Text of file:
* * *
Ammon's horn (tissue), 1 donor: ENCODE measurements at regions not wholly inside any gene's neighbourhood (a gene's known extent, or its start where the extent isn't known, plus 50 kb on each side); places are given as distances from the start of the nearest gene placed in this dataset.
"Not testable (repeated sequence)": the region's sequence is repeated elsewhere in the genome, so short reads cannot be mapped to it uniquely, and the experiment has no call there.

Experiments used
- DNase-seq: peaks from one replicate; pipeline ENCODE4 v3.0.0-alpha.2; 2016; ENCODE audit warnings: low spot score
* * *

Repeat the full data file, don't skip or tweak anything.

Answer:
Ammon's horn (tissue), 1 donor: ENCODE measurements at regions not wholly inside any gene's neighbourhood (a gene's known extent, or its start where the extent isn't known, plus 50 kb on each side); places are given as distances from the start of the nearest gene placed in this dataset.
"Not testable (repeated sequence)": the region's sequence is repeated elsewhere in the genome, so short reads cannot be mapped to it uniquely, and the experiment has no call there.

Experiments used
- DNase-seq: peaks from one replicate; pipeline ENCODE4 v3.0.0-alpha.2; 2016; ENCODE audit warnings: low spot score